Commonly known as “weight training,” resistance training involves any exercise that uses additional weight other than the person’s own body weight.
As with any exercise regimen, we strongly recommend working with a professional trainer to ensure your form is proper and that you are using the appropriate amount of weight.
Ladies, take extra notice of these next sentences:
It’s been proven that when resistance training is coupled with aerobic exercise such as running, swimming, or cycling, and a healthy diet, weight training accelerates weight loss. As your body develops more lean muscle tissue, it is able to burn calories more efficiently than body fat (it speeds up your metabolism). As a result, you can lose weight more quickly. This article from the American Heart Association is one example of hundreds which cites this. In other words, don’t be afraid to pick up the dumbbells. You won’t turn into a female version of Arnold Schwarzenegger.
While accelerated weight loss alone motivates people to incorporate resistance training in their exercise routine, there are several other benefits it provides for long-term health. According the Mayo Clinic, the Department of Health and Human Services recommends as little as two to three sessions of 20-30 minutes per week to achieve results.
There are five core benefits you will reap as a result of incorporating weight training into your physical routine. (this will link to the full article on your website). 1. Stability and Longevity:
As we age, our muscles and bones lose density and strength which makes us more susceptible to falls that can cause severe injuries such as hip fractures. However, building muscle strength in the lower limbs prevents this loss of strength and therefore makes us less prone to injury. 2. Strength:
According to active.com, weight training can prevent sarcopenia, or the loss of lean muscle mass caused by the aging process. Exercise with weights provides greater anatomical stability and an increase in muscle strength and power. It is known as the years pass older adults slow down. Because of this, they may end up requiring help from an external to move, creating a situation of dependence, physical and emotional stress. The increase in limb strength and power (ability to recruit motoneurons per unit of time) coupled with stability of the musculoskeletal architecture increase their functional capacity and independence in walking, which translates into psychosomatic well-being and quality of life. 3. Prevention of Osteoporosis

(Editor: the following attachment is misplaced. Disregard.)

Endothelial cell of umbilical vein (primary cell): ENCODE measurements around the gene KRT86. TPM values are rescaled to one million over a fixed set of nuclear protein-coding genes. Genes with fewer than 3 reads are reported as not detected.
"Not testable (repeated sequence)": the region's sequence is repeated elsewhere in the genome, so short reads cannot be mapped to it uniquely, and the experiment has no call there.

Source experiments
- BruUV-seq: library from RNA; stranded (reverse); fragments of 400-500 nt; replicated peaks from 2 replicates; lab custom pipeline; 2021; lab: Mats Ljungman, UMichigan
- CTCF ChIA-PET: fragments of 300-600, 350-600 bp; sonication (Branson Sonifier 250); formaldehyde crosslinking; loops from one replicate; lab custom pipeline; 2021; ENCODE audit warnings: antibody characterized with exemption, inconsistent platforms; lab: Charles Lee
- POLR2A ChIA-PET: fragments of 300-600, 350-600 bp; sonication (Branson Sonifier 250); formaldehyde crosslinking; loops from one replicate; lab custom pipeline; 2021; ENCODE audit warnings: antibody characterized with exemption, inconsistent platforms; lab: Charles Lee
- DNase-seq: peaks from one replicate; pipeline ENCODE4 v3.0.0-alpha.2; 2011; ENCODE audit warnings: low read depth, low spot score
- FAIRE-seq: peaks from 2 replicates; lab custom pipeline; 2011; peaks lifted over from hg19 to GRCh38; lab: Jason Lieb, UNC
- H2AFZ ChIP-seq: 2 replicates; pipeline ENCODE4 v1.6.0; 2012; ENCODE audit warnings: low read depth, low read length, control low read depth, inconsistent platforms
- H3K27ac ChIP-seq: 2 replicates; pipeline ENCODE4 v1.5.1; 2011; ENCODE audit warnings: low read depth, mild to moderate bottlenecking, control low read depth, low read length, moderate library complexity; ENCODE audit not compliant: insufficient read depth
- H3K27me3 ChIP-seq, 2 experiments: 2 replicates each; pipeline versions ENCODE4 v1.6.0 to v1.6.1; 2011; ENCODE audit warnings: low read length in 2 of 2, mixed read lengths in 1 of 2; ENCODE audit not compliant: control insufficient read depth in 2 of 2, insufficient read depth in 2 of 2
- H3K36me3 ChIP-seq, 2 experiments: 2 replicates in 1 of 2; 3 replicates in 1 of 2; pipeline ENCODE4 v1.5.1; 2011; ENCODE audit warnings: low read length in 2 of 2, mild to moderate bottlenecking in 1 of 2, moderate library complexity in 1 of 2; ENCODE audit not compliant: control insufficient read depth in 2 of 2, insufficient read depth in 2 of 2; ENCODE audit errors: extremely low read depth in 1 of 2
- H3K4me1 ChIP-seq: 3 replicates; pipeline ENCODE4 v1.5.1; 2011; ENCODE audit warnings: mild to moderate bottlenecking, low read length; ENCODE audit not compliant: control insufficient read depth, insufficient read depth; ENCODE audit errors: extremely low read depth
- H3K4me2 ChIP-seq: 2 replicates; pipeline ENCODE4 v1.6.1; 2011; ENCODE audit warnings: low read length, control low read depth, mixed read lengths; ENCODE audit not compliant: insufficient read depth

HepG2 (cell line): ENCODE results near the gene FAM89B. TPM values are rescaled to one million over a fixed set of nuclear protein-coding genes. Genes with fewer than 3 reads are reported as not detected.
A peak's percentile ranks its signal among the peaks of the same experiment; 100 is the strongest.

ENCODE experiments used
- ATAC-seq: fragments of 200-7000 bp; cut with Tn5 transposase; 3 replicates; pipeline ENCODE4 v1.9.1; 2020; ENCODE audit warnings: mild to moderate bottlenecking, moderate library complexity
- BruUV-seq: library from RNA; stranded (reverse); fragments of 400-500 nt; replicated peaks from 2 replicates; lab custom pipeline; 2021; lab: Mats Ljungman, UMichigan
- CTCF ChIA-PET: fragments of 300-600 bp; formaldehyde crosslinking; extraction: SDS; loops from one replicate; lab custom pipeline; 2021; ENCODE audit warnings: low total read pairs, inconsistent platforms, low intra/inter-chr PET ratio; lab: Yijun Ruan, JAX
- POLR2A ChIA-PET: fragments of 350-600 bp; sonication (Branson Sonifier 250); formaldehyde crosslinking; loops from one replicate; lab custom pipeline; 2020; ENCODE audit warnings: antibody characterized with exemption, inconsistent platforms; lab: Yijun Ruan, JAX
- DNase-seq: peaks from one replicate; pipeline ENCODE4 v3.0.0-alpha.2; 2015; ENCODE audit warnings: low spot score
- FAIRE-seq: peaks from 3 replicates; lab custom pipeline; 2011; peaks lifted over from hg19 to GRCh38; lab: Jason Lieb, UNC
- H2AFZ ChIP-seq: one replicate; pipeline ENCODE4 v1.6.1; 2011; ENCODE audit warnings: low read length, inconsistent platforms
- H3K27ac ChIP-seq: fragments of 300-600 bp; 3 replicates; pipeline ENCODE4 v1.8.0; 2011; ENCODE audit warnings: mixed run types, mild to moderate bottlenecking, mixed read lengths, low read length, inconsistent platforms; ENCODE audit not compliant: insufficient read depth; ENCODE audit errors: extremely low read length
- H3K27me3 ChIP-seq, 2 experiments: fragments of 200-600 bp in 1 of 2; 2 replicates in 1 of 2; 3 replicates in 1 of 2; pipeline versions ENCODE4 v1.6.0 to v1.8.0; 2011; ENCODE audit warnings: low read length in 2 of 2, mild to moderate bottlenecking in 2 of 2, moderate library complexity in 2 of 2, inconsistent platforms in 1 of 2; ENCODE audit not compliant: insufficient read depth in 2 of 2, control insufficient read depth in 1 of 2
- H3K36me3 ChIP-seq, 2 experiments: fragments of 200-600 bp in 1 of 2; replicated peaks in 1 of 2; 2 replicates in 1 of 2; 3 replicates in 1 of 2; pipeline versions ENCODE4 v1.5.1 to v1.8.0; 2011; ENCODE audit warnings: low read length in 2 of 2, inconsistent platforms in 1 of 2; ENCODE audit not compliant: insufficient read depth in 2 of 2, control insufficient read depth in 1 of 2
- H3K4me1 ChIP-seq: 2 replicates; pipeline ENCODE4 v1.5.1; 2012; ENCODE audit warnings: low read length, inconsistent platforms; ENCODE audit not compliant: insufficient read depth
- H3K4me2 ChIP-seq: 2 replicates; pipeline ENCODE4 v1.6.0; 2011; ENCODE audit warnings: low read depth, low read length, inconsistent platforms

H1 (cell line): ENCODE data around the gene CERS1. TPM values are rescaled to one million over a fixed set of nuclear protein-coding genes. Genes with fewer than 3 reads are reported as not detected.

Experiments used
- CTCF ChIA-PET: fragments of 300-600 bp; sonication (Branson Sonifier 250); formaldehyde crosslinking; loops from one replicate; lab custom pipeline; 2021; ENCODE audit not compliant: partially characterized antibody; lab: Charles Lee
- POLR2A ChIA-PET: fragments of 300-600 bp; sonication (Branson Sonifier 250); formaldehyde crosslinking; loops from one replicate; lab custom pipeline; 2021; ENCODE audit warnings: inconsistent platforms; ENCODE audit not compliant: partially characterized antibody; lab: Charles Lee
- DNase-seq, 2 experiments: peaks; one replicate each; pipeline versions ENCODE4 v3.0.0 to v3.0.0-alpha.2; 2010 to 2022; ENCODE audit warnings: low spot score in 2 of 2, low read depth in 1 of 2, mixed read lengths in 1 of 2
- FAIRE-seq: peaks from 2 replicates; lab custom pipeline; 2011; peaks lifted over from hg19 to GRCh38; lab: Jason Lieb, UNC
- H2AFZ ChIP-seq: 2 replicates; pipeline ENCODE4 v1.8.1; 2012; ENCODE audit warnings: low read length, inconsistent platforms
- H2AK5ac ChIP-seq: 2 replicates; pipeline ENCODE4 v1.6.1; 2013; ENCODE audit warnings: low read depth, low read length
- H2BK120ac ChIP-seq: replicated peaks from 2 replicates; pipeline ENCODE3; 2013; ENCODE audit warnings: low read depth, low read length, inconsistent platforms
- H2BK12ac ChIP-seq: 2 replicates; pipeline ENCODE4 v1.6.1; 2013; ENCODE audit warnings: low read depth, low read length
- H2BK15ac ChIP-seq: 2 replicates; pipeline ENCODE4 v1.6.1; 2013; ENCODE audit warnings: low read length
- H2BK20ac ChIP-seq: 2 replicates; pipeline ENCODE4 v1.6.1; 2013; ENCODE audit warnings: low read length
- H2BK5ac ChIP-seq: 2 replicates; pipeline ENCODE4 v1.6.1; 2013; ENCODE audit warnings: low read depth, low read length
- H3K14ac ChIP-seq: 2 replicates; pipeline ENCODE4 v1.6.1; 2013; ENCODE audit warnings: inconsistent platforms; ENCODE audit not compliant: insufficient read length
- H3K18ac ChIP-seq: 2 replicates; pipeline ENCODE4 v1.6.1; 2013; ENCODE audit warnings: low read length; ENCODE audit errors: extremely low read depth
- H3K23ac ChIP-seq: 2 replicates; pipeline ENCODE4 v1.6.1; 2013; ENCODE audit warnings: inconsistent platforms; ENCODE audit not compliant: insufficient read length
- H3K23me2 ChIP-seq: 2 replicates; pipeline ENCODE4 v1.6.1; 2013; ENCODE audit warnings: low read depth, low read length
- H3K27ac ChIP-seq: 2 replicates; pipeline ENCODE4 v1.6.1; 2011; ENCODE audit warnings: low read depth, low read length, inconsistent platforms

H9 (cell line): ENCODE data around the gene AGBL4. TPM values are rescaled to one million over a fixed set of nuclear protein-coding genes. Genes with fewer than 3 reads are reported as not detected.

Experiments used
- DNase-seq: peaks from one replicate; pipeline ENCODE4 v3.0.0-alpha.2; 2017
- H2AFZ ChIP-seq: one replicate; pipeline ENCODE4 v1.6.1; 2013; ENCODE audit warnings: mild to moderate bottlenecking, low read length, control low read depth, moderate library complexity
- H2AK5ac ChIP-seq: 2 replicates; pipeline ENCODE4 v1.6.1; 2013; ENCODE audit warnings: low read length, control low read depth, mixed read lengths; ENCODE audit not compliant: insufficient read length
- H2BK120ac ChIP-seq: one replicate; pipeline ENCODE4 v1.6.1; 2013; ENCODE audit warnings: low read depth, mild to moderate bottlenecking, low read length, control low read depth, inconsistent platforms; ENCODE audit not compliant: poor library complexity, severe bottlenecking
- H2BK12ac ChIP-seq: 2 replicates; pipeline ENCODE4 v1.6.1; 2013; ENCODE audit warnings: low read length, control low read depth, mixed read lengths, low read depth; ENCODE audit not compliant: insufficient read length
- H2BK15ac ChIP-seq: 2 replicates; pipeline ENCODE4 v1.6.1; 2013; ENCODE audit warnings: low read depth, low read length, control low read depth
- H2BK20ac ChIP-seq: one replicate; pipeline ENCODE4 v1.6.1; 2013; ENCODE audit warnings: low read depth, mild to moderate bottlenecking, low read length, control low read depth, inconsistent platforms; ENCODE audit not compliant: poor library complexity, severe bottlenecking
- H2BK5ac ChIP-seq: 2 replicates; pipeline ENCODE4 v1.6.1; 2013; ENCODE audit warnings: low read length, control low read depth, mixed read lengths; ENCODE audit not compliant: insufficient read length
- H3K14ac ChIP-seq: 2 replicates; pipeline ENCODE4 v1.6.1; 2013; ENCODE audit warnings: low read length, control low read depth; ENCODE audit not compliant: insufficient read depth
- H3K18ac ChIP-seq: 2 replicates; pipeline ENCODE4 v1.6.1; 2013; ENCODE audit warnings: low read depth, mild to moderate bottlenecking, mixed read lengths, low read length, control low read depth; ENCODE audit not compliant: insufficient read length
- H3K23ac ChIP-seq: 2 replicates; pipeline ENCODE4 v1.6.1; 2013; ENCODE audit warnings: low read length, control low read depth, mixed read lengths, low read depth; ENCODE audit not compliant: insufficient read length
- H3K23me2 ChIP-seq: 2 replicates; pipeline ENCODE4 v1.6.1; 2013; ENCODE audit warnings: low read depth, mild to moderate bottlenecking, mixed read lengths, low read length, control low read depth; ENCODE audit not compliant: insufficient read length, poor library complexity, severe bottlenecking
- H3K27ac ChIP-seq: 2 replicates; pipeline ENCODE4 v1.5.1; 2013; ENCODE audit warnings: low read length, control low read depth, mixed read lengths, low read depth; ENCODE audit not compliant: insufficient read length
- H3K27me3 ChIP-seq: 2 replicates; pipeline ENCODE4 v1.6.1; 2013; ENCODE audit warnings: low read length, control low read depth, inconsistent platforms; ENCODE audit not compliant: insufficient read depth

Osteoporosis is a frequent condition especially in women over 50 years of age, when menopause decreases estrogen levels. Estrogen stimulates the process of bone formation (osteogenesis), so when reaching this age an important barrier is lost for the prevention of osteoporosis. The bones most prone to osteoporosis are those of the pelvis, lumbosacral vertebrae, and wrists. 4. Treatment of Diabetes Mellitus
Exercise with weights practiced on a regular basis creates metabolic, enzymatic and muscular adaptations. It helps the body respond better to insulin and improves the way blood sugar is used. 5. Psychological Benefits
Whether you’re prone to depression, anxiety, experience low self-esteem, or tend to have a negative attitude in general, weight training can offset these negative states of mind.
6. Prevent Certain Cancers
As reported in MDLinx, those who lifted weights regularly had a 22-25% reduction in colon cancer, and also saw a reduction in developing kidney cancer.
Whether you are preparing for weight loss surgery, just months post-op, or years past your procedure, aiming for a 60 consecutive minute resistance training session may not feasible - and that's okay! We recommend breaking this down to shorter durations, such as 20 minute sessions 3 times per week. Be sure to rest between each day in order to let your muscles rest and prevent injury. Start simple- investing in a gym membership isn't necessary. You can work up to doing sets of 12-15 push ups, or 30-second planks. (Yes, start off doing push ups using your knees as anchors.)
To learn more or schedule a consultation with Dr. Korman, contact us here or call the office: 310-577-5540.